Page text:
Ark birds died mid-air due to "multiple blunt trauma to their vital organs," preliminary autopsy results show, state veterinarian tells NBC
Some 4,000 to 5,000 redwing blackbirds fell dead from the sky over Beebe New Year's Eve. This early word sounds a little like one of the early theories — upper level hail — might still be in the running. Out of the running: stress over fireworks. But a theory is emerging that some kind of noise (fireworks or something) caused the roost, which had bedded down for the night, to take flight. Blackbirds don't fly at night, they have poor vision. Thus they flew into all manner of relatively low obstacles, including trees and power lines. (You read that death number right; figure was updated for me by Game and Fish.) No signs of poison in initial lab tests.
A blog reader who lives a mile from where the birds fell reports, however, that there was no rain in the area at the time and radar images from the National Weather Service at that hour don't indicate unusual disturbances. More for mystery fans to chew. CHECK THAT: My correspondent has now re-examined coordinates and radar images and found pretty strong activity indicated by radar of the affected neighborhood at the time the birds fell.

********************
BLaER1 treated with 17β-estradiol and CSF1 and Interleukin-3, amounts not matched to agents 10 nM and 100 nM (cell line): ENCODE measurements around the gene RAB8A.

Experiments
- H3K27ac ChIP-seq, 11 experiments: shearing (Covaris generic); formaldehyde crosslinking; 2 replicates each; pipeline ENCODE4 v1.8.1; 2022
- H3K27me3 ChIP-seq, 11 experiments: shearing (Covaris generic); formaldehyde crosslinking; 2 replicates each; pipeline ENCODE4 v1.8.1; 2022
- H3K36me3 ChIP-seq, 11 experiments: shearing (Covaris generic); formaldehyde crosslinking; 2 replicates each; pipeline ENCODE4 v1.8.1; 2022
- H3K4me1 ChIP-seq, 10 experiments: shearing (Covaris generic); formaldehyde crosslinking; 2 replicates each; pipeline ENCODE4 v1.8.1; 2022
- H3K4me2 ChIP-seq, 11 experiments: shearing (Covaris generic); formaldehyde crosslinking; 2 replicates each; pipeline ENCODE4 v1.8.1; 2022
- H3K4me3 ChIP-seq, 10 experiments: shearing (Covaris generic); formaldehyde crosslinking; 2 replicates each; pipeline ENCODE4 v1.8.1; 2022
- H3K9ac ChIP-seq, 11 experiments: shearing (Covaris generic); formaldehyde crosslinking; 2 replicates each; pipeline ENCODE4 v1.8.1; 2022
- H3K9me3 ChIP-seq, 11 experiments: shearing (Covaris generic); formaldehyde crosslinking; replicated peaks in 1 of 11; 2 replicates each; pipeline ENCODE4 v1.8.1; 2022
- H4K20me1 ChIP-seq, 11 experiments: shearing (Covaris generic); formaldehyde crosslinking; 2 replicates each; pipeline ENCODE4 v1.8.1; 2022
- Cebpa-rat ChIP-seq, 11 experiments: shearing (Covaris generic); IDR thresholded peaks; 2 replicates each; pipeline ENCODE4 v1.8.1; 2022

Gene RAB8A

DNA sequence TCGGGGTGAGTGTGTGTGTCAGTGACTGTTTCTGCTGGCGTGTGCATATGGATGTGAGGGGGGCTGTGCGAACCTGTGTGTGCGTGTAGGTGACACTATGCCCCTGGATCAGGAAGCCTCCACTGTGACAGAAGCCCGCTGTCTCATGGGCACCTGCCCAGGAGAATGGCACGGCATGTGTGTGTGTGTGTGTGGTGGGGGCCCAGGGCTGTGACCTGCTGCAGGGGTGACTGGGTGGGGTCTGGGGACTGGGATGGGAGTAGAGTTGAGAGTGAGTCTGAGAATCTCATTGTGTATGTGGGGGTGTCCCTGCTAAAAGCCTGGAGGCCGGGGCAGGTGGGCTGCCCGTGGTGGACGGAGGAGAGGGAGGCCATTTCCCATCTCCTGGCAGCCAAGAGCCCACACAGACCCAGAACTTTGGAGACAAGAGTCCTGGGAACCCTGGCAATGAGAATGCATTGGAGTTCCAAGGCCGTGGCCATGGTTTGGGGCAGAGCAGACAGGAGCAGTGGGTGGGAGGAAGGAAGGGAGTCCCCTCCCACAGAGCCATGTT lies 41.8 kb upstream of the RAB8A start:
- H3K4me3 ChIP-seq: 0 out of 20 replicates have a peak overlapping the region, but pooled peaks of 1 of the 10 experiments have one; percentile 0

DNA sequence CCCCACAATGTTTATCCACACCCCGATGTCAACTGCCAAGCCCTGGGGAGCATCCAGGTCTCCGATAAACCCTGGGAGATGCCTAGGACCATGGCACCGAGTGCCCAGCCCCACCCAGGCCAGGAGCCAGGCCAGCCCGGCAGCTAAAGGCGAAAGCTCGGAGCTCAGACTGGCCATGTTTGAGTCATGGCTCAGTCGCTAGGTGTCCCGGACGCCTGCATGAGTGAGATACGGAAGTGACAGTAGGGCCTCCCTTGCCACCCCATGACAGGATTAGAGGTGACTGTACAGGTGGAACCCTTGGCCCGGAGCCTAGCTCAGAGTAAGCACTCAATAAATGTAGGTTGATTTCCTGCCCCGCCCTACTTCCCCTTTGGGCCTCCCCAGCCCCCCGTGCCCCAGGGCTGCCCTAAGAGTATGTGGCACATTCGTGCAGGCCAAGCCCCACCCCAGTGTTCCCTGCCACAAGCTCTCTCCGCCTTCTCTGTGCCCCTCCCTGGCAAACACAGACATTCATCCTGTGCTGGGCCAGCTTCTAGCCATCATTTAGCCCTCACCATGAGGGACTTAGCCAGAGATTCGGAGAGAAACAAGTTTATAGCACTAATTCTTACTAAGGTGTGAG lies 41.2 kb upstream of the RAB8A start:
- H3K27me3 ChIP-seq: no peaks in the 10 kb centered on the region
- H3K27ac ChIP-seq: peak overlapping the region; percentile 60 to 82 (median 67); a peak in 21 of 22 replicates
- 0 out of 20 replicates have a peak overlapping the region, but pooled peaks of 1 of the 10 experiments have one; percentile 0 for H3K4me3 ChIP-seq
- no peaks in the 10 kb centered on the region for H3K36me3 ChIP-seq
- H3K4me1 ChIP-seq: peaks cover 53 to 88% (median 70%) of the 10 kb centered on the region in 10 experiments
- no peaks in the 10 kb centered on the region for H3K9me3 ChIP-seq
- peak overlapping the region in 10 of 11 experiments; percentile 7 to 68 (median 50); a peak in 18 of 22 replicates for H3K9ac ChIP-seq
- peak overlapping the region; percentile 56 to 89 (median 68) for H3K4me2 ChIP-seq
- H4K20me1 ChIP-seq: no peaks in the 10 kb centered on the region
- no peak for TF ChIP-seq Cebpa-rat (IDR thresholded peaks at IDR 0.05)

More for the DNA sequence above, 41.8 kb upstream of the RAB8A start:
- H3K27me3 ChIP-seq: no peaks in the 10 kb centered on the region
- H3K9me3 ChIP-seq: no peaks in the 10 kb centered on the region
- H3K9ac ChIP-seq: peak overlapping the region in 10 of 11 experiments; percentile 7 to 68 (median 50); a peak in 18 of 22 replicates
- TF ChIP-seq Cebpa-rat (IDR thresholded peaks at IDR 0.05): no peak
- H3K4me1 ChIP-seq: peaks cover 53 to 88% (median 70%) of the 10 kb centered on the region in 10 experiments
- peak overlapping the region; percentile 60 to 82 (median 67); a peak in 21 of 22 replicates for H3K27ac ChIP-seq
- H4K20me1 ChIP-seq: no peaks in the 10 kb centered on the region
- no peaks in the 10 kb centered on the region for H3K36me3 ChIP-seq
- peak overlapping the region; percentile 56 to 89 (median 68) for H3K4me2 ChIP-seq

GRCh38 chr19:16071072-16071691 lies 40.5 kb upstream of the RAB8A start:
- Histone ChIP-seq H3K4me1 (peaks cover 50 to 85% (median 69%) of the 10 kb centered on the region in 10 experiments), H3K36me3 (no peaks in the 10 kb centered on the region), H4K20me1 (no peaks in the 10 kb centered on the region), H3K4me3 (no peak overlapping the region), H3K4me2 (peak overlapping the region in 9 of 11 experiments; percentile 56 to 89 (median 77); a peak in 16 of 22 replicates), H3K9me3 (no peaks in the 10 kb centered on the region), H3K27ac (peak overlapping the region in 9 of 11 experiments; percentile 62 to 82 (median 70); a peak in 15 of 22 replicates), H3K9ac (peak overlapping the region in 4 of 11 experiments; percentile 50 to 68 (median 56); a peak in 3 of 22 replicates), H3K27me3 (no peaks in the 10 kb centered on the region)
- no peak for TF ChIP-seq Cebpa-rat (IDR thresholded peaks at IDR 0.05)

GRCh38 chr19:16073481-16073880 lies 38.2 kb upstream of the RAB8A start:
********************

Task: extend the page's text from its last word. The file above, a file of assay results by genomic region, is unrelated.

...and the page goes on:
KUAR's Kelly MacNeil quotes the state vet as saying startled birds more likely flew into structures than were hit by hail. But what high structures were there in Beebe to claim 4,000 to 5,000 birds? Maybe height wasn't needed for the spooked birds.
Game and Fish said, by the way, in response to numerous questions: No indication of a linkage between the bird deaths and the recent huge kill of drum on the Arkansas River. The fish kill is believed to be disease related, as opposed to related to an environmental cause, because it seemed to affect mostly one kind of fish.
More from Game and Fish on the birds:
BEEBE — Results from preliminary testing released today by the Arkansas Livestock and Poultry Commission Veterinary Diagnostic Lab show that red-winged blackbirds died from massive trauma on New Year’s Eve.
The trauma was primarily in breast tissue, with blood clots in the body cavity and internal bleeding. All major organs were normal and the birds appeared to be healthy. Gizzards and stomachs of the birds were empty.
According to the report, “Further tests will be done to rule out other causes, but the birds suffered from acute physical trauma leading to internal hemorrhage and death. There was no sign of any chronic or infectious disease.”
It’s not apparent what caused the bird’s unusual behavior, although loud noises were reported shortly before the birds began to fall from the sky. Blackbirds have poor night vision and do not typically fly at night.
Beginning at about 11:30 p.m., Dec. 31, Arkansas Game and Fish Commission wildlife officers received reports of blackbirds falling from the sky in a square-mile area of Beebe. It’s estimated that up to 5,000 birds fell before midnight. Most of the birds were dead, but some were alive when officers arrived.
The AGFC flew over the area in a helicopter to gauge the scope of the event. No dead birds were found outside of the initial area of fallen birds.